Truffles live in symbiotic partnership with a host tree – the plant delivers sugars and the fungi provide nutrients. However, as soon as the truffle is unearthed, the truffle’s ecosystem, including its mutualistic partnership, is destroyed.

“No-one has succeeded in creating the necessary complexity of real-world conditions in a normal lab to understand the below-ground lifecycle of the truffle,” explains Büntgen. “The Cambridge University Botanic Garden is an almost perfect living laboratory, potentially allowing us a glimpse into the life cycle and community structures of truffles across time and space. It is an immense privilege to be able to carry out this kind of research at this historic site.”

The Garden was founded to support the University’s teaching and research, which it still does today. “What’s exciting about this project for the Garden team are the many ‘firsts’,” says Glover. “It’s the first time we’ve looked at the truffles below our trees, the first time we’ve had a dog involved in research, and as far as we know it’s the first time in the world that anyone has looked at which species of tree these truffles can grow on.”

One area of interest to the researchers is the possibility of climate-induced range shifts in the habitats of truffles. Büntgen’s previous research looked at why yields of the Périgord truffle in Spain, France and Italy have been in decline since the mid-1970s. His work using tree rings as a read-out for the effect of climate on growth showed that falling Mediterranean truffle harvests coincided both with drier summers and reduced growth of Spanish oaks.

In another recent study, Büntgen described the first cultivation of Périgord black truffles in the UK, suggesting that black truffles are able to grow far outside their native habitat.

“Ecological range shifts can have implications for rural tourism, regional agriculture and global prices,” he adds. “We hope that new understanding of the hidden life of the Burgundy truffle will help us to understand the environmental drivers of the growth and maturation of other members of this remarkable family.”

The results from the long-term Botanic Garden experiment will be combined with a larger study of around 30 sites in Switzerland, Germany and Spain.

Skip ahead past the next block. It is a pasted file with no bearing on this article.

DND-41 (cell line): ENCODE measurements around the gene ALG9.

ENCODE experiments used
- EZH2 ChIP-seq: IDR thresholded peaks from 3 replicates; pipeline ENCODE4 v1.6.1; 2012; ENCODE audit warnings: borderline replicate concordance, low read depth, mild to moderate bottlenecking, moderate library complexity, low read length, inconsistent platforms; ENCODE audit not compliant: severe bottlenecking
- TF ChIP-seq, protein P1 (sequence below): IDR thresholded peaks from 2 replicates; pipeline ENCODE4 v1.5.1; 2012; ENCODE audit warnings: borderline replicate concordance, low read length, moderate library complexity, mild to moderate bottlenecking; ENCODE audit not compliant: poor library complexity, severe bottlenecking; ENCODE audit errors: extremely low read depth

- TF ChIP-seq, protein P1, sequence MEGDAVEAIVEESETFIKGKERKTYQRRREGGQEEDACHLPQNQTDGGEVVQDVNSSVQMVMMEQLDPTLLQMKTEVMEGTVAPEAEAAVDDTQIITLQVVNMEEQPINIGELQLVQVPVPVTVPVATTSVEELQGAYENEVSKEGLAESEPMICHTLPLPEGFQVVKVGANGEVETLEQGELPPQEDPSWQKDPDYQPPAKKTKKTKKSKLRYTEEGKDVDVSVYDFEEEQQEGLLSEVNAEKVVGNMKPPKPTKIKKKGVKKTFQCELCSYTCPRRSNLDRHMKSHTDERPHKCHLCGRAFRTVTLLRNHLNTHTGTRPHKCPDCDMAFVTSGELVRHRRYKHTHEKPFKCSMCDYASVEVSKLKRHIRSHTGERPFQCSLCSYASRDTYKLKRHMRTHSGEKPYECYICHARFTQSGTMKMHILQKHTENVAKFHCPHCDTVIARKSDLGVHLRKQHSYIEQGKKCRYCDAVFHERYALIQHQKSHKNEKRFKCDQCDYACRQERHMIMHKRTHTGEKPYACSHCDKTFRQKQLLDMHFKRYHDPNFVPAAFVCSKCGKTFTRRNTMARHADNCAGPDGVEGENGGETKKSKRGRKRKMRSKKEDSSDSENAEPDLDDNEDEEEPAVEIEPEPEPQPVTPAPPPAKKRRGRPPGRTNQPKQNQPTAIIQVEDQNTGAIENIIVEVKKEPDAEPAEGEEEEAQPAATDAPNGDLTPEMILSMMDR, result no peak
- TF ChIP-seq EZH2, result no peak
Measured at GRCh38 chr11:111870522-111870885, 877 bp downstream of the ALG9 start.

Lucy will be vital to the success of the project. Büntgen trained his family pet in just four days. Given the chance, she would happily search the undergrowth for many hours simply for the pleasure of finding, digging up and wolfing down one of these nutty-smelling delicacies.

“You never train a dog to smell a truffle – they smell everything. You just train the connection. Lucy is a hunting dog that likes food – she’d harvest for six hours in a row if we let her. Without a dog like Lucy you simply don’t know where to dig.”

Once Lucy has found a truffle, the researchers move in quickly, before she has the chance to snaffle the luxury. As she happily eats her own reward, Büntgen and Johnson take measurements, recording aspects of the truffle and its environment, including its host tree, before removing it for further analysis.

Meanwhile Johnson has decided not to eat truffles for the duration of her PhD: “I find them far too fascinating to eat. Discovering truffles as living beings in our complex ecosystems as a whole gives me immense delight. When not removing them in the name of science, we try to leave their habitat relatively undisturbed to understand how they interact with wildlife and how they unfold new living networks within the deeply fascinating and little-understood world below our feet.”

All truffles unearthed at the Botanic Garden are for research purposes.

Truffles are one of the world’s most expensive ingredients, and also one of the most mysterious. Now, with the help of a 170-year-old ‘living laboratory’, and a dog called Lucy, researchers hope to unearth new understanding of the secret life of these underground delicacies.

Truffles are remarkable organisms and interesting ambassadors for our fascinating but fragile soil ecosystemsElizabeth Johnson


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Categories: Cambridge, Cambridgeshire

‘Women scientists have built our world. It’s time to invest in them’ – The Cambridge women campaigning for gender equality in science

Cambridge University NewsFeed - Sun, 02/11/2018 - 08:00

It’s unlikely, as she wrote these words, that Dr Marie Sklodowska-Curie ever imagined the ongoing pathways of progress she had catalysed. Today, the United Nations’ International Day of Women and Girls in Science, the pioneer who paved the way for generations of women to pursue careers in science, technology, engineering, mathematics and medicine (STEMM) is one of the many successful women whose work is being celebrated around the world. 

The first person in history to receive two Nobel Prizes (her first was in physics; followed by the award for chemistry) remains an inspiration to scientists of all disciplines. Among them is Dr Karen Stroobants, a postdoctoral researcher in the Centre for Protein Misfolding Diseases, based in Cambridge’s Department of Chemistry. Her research focuses on the proteins associated with Alzheimer’s, Parkinson’s and other neurodegenerative diseases.

She said: “The day I learned about Marie Curie, I came home and told my mother I was going to become a chemist … I have been intrigued by her life path and accomplishments from the first time I heard about her, and she remains my most important role model.”